Next consider pair production. In this case, at reduces to a plane wave with negative energy. This particle state propagating backward in time then represents a positron. We use the notation , for the three-momentum and spin corresponding to the physical electron and , for the physical positron, where . The physical positron state at is described by a plane wave of negative energy with quantum numbers , , . This wave propagating backward in time enters into the vertex.

(6.97) |

This form of the wave function explicitly exhibits the negative energy and negative three-momentum of the wave function. The fact that the spin direction is reversed, i.e. , is taken into account by the definition of the spinor . Recall that the spinors have been defined according to

(6.98) |

where is the spinor corresponding to a negative-energy electron with spin up and a negative-energy electron with spin down.

The final wave function in the case of pair production is a positive-energy solution carrying the quantum numbers , , and describes an electron (figure 6.9).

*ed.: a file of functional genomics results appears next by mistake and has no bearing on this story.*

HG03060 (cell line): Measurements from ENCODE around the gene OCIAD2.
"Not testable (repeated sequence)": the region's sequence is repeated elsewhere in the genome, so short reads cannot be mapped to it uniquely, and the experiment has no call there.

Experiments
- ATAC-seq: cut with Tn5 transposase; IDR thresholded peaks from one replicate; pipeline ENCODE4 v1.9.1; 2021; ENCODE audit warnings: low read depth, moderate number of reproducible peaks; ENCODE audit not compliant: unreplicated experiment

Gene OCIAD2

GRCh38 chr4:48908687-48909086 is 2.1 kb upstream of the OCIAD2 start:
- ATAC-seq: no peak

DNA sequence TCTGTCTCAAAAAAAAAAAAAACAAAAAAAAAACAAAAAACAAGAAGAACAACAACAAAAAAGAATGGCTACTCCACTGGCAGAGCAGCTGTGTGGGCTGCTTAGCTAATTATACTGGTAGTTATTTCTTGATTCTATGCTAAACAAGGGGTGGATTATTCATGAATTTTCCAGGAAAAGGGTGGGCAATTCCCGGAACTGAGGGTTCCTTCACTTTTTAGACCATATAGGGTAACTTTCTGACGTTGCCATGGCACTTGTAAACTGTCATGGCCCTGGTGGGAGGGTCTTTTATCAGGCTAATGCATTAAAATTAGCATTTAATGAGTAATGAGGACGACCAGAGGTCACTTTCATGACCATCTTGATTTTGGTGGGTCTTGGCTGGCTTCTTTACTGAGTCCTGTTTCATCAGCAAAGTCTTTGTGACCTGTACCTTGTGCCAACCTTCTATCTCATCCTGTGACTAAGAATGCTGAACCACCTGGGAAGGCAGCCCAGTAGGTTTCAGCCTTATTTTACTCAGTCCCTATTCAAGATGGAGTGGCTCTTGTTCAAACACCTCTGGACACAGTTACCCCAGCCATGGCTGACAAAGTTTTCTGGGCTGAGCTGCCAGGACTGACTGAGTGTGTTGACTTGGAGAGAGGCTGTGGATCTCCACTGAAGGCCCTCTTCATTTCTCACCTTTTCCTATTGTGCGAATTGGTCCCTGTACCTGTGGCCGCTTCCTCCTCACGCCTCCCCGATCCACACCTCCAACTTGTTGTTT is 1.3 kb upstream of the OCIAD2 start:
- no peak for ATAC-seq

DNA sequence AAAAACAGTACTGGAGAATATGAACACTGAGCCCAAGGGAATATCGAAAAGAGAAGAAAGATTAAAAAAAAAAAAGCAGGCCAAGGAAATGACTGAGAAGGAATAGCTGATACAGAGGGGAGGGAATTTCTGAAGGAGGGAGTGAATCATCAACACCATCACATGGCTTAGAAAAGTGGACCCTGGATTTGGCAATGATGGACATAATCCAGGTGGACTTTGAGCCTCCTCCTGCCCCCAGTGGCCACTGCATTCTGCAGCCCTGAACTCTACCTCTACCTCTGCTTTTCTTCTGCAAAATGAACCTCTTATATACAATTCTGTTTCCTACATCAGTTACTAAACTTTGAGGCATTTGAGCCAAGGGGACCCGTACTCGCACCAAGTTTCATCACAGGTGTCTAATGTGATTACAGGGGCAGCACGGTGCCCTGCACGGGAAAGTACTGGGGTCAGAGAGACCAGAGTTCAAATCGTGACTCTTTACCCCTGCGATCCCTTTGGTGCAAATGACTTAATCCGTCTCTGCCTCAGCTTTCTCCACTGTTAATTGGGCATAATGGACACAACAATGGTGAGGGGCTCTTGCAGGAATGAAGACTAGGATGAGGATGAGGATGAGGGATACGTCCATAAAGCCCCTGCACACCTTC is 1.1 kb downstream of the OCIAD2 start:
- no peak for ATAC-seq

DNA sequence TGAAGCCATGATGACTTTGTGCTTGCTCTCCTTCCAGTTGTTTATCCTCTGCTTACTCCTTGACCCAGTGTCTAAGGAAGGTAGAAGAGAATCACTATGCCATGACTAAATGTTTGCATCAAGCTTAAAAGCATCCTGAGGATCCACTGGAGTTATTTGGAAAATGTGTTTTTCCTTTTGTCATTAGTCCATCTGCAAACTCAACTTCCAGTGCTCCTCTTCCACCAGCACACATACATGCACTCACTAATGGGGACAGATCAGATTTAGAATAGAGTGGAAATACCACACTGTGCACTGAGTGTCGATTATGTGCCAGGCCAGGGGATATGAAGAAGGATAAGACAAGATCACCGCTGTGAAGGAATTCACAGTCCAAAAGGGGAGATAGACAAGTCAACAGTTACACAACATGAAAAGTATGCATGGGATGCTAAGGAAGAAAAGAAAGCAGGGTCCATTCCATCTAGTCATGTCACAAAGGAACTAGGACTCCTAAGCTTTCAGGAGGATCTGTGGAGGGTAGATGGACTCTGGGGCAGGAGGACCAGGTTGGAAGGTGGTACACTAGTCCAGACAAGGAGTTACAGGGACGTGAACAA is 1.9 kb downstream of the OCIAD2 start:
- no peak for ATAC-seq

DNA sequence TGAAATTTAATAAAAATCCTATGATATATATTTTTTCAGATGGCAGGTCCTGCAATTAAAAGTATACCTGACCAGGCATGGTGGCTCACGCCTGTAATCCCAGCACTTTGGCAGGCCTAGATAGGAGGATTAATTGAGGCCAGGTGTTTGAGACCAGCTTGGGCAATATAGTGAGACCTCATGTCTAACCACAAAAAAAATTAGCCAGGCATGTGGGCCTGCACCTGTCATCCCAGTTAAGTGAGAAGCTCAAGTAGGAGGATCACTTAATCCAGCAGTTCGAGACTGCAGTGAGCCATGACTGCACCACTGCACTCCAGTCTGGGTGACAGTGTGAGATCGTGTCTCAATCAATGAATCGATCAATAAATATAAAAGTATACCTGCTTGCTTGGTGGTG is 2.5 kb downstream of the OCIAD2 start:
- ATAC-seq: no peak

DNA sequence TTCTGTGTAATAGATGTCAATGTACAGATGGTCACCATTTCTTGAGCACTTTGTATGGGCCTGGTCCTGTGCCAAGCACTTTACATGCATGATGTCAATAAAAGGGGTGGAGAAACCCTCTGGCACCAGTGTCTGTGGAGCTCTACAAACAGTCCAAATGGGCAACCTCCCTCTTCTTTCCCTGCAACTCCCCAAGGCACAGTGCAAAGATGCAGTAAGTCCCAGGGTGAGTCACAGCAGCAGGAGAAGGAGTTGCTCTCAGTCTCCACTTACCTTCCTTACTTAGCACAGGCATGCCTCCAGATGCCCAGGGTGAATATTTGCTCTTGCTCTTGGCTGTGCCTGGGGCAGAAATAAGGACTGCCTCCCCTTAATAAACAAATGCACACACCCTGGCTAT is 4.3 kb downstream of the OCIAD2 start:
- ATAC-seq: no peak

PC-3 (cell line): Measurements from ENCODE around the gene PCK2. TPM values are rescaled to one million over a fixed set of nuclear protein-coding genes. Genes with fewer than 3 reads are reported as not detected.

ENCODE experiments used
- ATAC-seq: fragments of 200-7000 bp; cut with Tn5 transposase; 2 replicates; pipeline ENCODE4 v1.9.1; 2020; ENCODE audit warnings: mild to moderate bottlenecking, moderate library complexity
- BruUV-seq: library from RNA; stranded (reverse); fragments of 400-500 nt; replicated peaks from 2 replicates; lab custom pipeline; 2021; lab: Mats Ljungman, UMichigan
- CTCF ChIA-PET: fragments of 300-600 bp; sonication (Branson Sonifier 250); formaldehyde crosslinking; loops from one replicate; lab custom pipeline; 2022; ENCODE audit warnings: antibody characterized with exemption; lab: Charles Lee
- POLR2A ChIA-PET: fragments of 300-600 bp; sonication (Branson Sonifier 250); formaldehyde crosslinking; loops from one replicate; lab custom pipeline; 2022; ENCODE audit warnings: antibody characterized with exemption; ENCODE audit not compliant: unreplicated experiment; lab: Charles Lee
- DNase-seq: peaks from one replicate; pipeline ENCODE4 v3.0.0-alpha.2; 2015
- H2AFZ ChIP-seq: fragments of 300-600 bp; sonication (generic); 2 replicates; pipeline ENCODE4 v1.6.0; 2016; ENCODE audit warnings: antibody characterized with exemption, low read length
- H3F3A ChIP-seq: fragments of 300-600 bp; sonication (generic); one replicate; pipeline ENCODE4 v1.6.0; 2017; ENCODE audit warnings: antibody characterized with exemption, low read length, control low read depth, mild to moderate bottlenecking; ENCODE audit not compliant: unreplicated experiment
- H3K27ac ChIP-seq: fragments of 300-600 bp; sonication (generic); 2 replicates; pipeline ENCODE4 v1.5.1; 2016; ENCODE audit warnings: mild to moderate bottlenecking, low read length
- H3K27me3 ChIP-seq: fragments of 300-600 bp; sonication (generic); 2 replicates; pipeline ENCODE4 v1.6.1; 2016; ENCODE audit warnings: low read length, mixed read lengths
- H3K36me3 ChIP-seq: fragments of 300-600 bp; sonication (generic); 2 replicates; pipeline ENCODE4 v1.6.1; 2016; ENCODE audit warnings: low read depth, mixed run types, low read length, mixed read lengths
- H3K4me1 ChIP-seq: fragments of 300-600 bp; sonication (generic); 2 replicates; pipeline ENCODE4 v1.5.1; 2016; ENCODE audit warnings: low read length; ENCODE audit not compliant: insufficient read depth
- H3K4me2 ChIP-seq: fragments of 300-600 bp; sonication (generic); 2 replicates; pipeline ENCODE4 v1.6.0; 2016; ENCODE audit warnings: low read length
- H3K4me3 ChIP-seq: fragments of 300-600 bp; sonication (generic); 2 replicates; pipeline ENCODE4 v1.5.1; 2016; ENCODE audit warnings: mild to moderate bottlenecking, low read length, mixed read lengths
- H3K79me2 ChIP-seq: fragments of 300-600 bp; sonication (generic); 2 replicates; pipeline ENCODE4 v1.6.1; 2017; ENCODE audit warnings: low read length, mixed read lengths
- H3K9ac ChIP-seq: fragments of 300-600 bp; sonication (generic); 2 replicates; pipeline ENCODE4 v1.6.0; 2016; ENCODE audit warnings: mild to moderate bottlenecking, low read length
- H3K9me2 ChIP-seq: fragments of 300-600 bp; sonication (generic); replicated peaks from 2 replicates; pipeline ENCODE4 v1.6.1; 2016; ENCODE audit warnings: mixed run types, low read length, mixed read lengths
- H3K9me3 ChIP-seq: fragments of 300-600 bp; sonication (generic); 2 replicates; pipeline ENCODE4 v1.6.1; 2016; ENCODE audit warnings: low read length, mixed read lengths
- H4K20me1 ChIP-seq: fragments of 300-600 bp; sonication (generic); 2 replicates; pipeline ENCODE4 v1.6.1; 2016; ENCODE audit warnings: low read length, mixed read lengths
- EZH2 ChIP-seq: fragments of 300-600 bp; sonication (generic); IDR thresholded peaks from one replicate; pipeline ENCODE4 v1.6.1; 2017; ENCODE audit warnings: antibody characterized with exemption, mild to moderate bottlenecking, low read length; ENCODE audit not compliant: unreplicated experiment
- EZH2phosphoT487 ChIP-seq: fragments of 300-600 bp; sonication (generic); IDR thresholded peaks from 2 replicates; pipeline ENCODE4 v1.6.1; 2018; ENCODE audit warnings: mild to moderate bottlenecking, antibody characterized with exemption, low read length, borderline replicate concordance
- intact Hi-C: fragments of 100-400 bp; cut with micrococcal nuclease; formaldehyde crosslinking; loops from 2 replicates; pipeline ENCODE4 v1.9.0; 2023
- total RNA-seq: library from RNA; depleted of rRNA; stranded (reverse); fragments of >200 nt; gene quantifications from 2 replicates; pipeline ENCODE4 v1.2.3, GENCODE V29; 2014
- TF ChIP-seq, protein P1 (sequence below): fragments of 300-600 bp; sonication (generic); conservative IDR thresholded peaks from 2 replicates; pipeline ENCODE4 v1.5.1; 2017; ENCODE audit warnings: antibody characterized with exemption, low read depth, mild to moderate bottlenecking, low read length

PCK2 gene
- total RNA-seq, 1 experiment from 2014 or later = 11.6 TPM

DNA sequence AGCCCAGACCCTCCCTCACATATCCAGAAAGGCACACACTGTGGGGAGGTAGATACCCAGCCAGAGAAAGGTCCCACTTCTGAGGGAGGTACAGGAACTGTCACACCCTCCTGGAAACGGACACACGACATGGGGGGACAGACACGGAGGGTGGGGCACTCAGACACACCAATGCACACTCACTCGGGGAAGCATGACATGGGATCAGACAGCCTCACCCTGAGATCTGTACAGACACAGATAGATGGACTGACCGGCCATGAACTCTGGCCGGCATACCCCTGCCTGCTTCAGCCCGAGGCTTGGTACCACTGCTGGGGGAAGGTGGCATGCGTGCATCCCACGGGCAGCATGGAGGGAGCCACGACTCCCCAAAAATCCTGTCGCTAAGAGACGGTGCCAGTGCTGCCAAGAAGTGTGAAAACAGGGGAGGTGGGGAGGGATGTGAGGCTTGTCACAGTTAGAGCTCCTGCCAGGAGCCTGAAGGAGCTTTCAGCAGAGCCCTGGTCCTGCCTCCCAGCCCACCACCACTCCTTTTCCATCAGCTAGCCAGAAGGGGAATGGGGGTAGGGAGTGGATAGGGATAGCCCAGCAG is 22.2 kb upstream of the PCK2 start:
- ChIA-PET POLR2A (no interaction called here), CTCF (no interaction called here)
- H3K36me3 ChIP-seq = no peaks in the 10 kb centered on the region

The two second-order amplitudes for pair creation are shown in figure 6.10. These two second-order diagrams are said to differ in the time ordering of the two scattering processes. Since the Feynman propagator consists of two parts there is no need to deal explicity with time orderings when calculating any process. The formula for the -matrix automatically contains them all. However, we do not work with the general -matrix, but visualize it one term at a time, and hence one diagram at a time.

2004-03-18